Earlier this month, the Chancellor announced £2bn of funding through a Green Homes Grant to insulate homes. Poor insulation is a huge issue for private renters: one in 10 of us live in a home that is unacceptably cold - that's twice the rate among home owners and social tenants.
But it's not easy to get landlords to make these improvements - landlords have no incentive to reduce energy bills that someone else pays, and tenants have no idea how long they'll live somewhere to benefit from better insulation.
The recent English Housing Survey found that of 4.8m private rented homes, 459,000 – 10% - failed the Decent Homes Standard on thermal comfort criteria. While 834,000 owner-occupied homes failed the same criteria, this accounts for just 5% of the total of 15.3m such homes. Similarly, 180,000 social rented homes are unacceptably cold - 4% of the total.
The poor quality of private rented homes makes it expensive to heat them properly. Nearly one in five (18%) private renters is in fuel poverty and the End Fuel Poverty Coalition predicts that this proportion will rise as a result of the economic shock of coronavirus.
The Green Homes Grant was announced by Chancellor Rishi Sunak on 8 July to provide up to £5000 for measures to improve energy efficiency in owner occupied and private rented homes. To benefit private renters in proportion to the scale of the problem, at least £700m of the £2bn fund needs to improve private rented homes.
- There's no carrot for landlords. A 2016 Generation Rent survey found that just 8% of private renters have their energy bills paid by their landlord and included in their rent.
- There's also not much of a stick. 2019 Minimum Energy Efficiency Standards (MEES) regulations mean landlords with F- and G-rated properties are only obliged to spend up to £3500 on improvements.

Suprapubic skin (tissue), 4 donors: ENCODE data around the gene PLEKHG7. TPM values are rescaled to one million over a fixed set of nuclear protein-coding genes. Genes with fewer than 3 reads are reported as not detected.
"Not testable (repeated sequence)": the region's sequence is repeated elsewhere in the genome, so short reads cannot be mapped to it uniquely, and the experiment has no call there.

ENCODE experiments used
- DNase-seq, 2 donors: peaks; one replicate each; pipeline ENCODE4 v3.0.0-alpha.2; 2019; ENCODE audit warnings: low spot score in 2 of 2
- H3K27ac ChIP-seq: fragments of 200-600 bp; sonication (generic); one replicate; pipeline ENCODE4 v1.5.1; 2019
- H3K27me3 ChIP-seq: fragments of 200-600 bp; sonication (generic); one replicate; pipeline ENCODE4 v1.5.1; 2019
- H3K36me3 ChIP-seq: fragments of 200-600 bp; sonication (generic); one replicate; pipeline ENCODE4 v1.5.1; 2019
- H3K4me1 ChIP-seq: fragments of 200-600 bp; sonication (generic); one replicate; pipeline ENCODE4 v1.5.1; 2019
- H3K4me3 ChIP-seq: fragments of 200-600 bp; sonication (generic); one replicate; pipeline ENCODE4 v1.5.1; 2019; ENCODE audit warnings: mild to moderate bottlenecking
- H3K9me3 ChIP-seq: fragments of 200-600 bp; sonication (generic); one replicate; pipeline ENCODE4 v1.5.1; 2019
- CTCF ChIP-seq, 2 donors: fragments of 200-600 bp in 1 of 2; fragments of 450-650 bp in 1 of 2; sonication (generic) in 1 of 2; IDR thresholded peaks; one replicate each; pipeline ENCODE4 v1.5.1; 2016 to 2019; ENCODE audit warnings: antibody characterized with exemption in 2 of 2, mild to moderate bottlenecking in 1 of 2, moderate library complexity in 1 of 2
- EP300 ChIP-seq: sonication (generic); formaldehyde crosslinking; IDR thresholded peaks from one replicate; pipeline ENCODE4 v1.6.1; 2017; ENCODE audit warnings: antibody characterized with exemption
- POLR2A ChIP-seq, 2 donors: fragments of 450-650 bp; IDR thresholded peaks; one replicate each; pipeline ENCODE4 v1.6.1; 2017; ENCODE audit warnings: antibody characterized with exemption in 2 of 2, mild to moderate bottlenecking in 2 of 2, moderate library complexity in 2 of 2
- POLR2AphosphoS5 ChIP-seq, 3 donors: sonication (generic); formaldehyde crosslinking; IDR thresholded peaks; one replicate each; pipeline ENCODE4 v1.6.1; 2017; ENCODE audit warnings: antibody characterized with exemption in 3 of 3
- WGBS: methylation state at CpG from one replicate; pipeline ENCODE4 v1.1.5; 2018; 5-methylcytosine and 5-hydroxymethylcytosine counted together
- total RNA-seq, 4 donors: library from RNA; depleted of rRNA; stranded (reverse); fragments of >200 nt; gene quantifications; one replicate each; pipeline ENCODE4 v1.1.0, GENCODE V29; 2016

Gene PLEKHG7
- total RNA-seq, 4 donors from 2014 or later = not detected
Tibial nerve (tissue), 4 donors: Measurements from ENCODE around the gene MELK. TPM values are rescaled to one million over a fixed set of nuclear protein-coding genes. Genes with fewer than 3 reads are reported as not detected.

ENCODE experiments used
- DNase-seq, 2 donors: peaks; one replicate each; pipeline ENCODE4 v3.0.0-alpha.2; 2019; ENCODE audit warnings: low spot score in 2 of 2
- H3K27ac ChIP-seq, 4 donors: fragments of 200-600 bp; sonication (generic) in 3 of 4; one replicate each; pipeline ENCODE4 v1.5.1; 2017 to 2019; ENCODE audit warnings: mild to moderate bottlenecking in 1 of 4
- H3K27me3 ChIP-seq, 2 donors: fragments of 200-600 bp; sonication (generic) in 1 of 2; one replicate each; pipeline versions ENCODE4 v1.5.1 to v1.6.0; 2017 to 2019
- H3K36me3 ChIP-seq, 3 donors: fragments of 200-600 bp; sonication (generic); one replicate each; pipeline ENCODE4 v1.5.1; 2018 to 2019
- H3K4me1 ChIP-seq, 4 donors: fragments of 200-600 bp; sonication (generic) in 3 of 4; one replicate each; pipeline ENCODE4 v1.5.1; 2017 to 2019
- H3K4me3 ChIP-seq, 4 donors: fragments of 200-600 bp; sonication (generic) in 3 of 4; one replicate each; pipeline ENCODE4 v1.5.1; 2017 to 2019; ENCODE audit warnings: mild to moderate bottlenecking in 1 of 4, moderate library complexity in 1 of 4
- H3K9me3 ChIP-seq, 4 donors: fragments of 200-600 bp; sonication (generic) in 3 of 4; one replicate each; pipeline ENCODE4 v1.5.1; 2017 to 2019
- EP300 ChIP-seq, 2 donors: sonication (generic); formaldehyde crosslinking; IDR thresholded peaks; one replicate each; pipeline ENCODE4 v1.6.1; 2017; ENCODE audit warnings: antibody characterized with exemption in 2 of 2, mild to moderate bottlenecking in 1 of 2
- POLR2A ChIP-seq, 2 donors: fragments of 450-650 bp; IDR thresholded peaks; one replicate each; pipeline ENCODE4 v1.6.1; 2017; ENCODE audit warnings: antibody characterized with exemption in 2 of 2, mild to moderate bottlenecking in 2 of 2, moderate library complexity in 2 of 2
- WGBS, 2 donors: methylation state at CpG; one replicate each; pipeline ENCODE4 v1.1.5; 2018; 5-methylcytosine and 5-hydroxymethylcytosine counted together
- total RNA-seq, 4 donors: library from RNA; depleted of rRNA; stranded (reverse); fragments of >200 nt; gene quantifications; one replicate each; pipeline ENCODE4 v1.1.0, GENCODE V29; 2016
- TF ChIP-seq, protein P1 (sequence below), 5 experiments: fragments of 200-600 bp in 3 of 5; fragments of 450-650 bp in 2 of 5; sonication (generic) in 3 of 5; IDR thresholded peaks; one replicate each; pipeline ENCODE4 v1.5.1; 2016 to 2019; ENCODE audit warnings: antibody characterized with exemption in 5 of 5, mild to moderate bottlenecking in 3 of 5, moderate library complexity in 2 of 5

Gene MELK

- Even if tenants are aware of the insulation needs, the benefit of asking for this is unclear when we have no idea how long we'll be living in the property. The lack of security in private tenancies acts as a further obstacle to retrofitting private rented homes - our 2016 survey found just 17% of private renters have asked for energy efficiency measures.
The government’s proposals to abolish Section 21 evictions will give private tenants more assurance that they could stay in their home long term and thus benefit by asking for energy efficiency improvements. But the Renters' Reform Bill promised in the Queen's Speech has not yet been published.
We can make sure the Green Homes Grant is designed with renters in mind. We have written to the Energy Minister Kwasi Kwarteng to ask him to include these measures:
- Promote the Green Homes Grant to private renters with an easy way to access their Energy Performance Certificate and identify potential improvements.
- Enable renters to request quotes from accredited installers and send these to the landlord, minimising the administration burden for the landlord.
- Ringfence part of the scheme’s budget for improvements to private rented properties, especially where those properties are occupied by people in or at risk of fuel poverty.
- Record the tenure of every property that benefits from the grants to aid assessment of the impact of the scheme on the private rented sector.
- Temporarily lift the cap for MEES to £8,500 to account for the £5000 available under the Green Homes Grant.
Landlords have been allowed to get away with letting out poorly insulated homes and as a result too many private renters cannot afford to heat their homes properly. The Green Homes Grant is a huge opportunity to rectify this, but nothing will happen unless the government makes it easy for renters to benefit and tells them about it. If renters are shut out of the process we’ll miss this chance to improve the quality of rented homes and reduce renters’ bills. here.
Do you find it hard to afford to heat your home in the winter? Contact us and help us keep the pressure on the government to act.